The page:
21. Two other ways to visualize sound signals

     As promised in the preceding page, this page will have only one external link. That is because it is a complete tutorial in itself, and it is more than enough material for one page.

     The page linked to below is a speech analysis tutorial created by the Department of Speech and Linguistics of Lund University in Sweden. It will help you review some of the methods of representing speech graphically that you are already familiar with: oscillograms, or waveforms; fundamental frequency (F0) analysis, or pitch tracks; spectrograms; and phonetic transcription. It will in addition introduce two new methods of visualizing a sound signal: the waterfall spectrogram and the spectrum (plural: spectra).

      The waterfall spectrogram contains the same information as a regular spectrogram; it is simply displayed in a different manner. You will see amplitude expressed as the peaks of what looks like a very knobby mountain range.

     The word "spectrum" is familiar to us, from our study of the color spectrum of light; and it also sounds a lot like "spectrogram". But don't confuse "spectrum" with "spectrogram". They represent two very different things. A spectrogram could be compared to a video movie, and a spectrum to a still photograph. A spectrogram gives a running display of a sound signal as it occurs in real time; a spectrum, on the other hand, gives us a snapshot of the sound at a specific point in time. A spectrum can enable you to see, for example, the energy distribution over the different frequencies of a single vowel, like [i]. You will see that the spectrum has no time scale; frequency (shown on the horizontal axis, or abscissa), measured in Hertz, and amplitude (on the vertical axis, or ordinate), measured in decibels, are its only parameters.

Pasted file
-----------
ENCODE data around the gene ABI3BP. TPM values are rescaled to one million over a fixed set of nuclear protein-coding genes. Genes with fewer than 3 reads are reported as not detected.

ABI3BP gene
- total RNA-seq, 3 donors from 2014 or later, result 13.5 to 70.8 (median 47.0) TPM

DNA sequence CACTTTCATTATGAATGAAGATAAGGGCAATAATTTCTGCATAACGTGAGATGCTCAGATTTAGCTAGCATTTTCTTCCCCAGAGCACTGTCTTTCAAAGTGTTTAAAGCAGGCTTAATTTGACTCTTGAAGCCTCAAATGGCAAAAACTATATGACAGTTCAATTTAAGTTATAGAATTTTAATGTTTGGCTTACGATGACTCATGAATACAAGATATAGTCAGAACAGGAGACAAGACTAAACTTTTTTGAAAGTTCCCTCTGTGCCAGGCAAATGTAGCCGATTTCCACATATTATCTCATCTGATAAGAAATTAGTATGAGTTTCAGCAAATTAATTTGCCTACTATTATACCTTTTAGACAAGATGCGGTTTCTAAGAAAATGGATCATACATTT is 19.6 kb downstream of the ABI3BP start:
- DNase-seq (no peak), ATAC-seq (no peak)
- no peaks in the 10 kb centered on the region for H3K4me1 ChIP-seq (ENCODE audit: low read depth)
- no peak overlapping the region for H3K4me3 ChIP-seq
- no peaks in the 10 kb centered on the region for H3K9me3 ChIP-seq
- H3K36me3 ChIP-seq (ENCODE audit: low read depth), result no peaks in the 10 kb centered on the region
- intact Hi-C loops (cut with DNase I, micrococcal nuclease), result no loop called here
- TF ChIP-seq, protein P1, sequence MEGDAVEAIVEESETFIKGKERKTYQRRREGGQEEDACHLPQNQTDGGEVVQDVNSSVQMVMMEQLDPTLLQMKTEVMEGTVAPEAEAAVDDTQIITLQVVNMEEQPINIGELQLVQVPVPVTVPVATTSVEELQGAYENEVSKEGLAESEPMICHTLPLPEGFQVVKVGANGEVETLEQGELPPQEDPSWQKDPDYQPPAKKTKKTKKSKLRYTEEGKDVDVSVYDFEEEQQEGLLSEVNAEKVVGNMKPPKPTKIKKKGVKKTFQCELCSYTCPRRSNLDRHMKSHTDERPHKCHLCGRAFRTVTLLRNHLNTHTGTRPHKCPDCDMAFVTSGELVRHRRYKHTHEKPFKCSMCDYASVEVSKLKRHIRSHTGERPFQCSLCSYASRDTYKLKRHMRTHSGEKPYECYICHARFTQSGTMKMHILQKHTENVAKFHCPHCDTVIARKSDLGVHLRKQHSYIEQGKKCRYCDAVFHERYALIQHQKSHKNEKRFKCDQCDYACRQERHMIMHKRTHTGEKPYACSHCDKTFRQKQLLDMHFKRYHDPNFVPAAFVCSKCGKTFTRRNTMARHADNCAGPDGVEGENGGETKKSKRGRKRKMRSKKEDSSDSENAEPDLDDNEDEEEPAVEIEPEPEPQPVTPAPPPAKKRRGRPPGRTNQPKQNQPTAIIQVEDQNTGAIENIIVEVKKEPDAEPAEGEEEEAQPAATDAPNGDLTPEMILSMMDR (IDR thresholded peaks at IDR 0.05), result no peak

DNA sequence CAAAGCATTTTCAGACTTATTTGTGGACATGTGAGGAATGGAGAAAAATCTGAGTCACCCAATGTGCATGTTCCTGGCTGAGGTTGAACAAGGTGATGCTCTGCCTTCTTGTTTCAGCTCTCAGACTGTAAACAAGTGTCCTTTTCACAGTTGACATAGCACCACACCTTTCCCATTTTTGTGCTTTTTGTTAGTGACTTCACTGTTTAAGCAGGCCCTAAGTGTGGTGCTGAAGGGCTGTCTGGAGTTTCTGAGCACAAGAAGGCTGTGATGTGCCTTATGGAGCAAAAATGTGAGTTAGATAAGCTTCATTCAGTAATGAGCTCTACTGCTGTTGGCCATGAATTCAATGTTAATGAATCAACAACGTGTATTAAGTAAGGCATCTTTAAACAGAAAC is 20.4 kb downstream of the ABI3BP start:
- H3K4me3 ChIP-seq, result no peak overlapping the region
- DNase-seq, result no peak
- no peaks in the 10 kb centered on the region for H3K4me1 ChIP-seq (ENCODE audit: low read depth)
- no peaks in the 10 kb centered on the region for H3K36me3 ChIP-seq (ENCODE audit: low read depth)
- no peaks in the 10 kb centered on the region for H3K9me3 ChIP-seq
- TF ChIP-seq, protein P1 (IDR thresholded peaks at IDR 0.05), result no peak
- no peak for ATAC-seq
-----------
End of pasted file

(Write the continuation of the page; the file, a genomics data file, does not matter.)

Note that the kind of spectrum presented here is referred to more precisely as a short-term spectrum; this is contrasted with a long-term spectrum, in which the overall energy distribution of a sound signal of any length can be 'summarized' in one graphic image. And there are yet other ways to represent a sound spectrum which you may run into later in your study of phonetics.

     Link to the speech analysis tutorial here:


     Were you able to relate what you saw on this page with things we have covered in class?

     So far, WASP has been adequate for our speech analysis needs, but it cannot, for example, display a sound spectrum, so it's time to move on to more advanced speech analysis tools. The next few pages will introduce some of these tools and tell you where to get them and how to use them.

Advanced speech analysis tools I: SFS

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